The US Navy has an open-ended, $163 million project to develop one into a weapon. Last September, it gave Boeing $26 million task order to develop a prototype design for the laser — the company completed a preliminary design in March — that’ll deliver by early 2012.
The current lab model lasers at Jefferson uses an oscillator, with energy stored up in its cavity, and runs at 10 percent efficiency. He’s “99.99 percent confident” the Free Electron Laser can get to 100 kilowatts: Boeing will have to improve efficiency or pump ten times more power into it.
One Naval generator, on all the ships they’re planning on building in their more-electric fleet capacity, can put up to two megawatts of power. Of course, the Navy plans on having more than one generator on its vessels… 100 kilowatts is not a power constraint for a naval weapons system for an FEL.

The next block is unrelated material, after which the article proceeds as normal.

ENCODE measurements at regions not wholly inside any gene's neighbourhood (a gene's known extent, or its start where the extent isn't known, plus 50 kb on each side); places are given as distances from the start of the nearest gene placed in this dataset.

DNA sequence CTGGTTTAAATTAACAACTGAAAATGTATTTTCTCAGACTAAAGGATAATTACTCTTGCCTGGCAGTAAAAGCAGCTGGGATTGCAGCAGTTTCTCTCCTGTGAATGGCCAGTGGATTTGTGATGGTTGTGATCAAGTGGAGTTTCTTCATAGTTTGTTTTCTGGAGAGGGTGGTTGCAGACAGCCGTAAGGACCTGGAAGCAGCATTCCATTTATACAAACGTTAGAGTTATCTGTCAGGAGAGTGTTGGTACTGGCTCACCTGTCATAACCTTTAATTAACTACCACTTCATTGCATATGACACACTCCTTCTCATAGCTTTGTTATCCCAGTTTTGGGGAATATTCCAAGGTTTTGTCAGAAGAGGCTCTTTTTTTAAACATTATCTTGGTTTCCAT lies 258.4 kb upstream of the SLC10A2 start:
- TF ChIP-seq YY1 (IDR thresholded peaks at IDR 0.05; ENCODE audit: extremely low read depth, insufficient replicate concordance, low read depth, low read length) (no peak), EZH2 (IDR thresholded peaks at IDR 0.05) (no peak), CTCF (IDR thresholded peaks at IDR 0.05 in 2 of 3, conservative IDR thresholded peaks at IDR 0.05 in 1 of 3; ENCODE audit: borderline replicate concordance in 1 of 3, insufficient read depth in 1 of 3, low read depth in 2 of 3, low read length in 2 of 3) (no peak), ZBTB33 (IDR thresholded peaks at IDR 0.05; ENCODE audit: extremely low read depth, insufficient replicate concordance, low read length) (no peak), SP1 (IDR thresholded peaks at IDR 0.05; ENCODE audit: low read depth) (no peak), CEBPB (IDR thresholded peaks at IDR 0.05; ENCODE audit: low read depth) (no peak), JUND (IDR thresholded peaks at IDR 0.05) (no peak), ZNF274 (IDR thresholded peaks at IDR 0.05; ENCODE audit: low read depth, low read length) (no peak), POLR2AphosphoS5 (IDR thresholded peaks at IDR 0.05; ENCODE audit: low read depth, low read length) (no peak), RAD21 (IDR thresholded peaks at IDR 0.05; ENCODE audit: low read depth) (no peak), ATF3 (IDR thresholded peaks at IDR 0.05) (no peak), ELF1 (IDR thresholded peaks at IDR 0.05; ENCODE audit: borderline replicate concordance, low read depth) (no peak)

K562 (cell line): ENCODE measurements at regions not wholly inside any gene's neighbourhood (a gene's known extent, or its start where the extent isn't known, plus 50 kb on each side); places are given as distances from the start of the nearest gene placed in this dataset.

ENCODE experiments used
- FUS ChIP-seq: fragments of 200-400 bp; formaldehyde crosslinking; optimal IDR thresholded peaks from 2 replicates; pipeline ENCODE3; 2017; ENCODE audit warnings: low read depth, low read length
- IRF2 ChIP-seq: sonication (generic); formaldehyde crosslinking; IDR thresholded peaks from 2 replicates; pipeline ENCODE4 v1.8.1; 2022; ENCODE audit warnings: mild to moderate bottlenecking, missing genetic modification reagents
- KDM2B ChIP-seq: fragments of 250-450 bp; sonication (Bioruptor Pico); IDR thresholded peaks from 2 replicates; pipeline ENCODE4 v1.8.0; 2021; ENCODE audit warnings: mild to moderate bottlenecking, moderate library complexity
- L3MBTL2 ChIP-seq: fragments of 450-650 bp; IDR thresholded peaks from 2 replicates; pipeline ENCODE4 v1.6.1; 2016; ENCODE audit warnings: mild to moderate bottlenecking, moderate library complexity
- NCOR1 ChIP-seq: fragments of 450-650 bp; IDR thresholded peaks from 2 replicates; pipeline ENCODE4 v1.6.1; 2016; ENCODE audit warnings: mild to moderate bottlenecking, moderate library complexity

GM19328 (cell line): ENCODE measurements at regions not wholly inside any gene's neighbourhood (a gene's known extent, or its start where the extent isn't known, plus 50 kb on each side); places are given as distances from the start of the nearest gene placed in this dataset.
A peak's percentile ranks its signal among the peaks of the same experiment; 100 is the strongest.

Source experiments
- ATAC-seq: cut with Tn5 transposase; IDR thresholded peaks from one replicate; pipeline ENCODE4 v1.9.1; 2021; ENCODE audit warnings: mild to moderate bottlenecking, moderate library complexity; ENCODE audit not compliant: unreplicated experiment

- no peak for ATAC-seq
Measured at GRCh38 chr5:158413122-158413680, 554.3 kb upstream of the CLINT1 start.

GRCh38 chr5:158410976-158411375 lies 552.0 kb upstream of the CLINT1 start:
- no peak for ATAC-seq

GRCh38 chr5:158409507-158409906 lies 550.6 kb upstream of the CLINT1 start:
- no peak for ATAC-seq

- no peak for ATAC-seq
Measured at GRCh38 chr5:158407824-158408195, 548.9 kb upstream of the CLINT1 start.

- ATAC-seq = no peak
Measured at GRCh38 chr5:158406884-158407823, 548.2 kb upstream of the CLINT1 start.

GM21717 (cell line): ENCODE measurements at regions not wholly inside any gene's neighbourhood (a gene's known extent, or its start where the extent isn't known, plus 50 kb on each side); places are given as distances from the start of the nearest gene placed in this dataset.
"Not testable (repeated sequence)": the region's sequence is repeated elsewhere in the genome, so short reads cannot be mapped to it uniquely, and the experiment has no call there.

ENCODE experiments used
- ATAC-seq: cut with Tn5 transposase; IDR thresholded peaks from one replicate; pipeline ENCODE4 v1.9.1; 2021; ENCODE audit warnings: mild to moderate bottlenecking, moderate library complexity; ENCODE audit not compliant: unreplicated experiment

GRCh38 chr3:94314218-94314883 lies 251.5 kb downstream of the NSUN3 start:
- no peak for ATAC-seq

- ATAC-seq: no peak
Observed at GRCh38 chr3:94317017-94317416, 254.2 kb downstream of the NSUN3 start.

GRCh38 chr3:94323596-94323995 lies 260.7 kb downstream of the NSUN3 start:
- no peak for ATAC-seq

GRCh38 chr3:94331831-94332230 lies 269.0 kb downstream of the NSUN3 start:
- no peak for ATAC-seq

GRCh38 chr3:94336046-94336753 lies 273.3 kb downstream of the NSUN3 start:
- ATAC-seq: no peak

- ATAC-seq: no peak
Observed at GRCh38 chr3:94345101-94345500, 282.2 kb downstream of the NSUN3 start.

At 10% efficiency one generator could power 200 kilowatts of lasers.
Use the lasers for something other than burning a missile out of the sky, and the required energy dose drops. “Being that there are multiple different types of ways to protect” a ship — using the laser as a targeting system for on-board guns or a sensor, for instance — “means that not all things require 100 kilowatts. Maybe some of those waves only require 1 kilowatt. Maybe some of those waves only require only 50 watts.”
Development is to take place at Boeing’s directed-energy labs in Albuquerque, with additional research taking place at the national laboratories at Argonne, Los Alamos and Brookhaven; the Naval Postgraduate School; Yale and other locations. It’ll be years before shipboard tests can even take place, let alone getting it out into the fleet.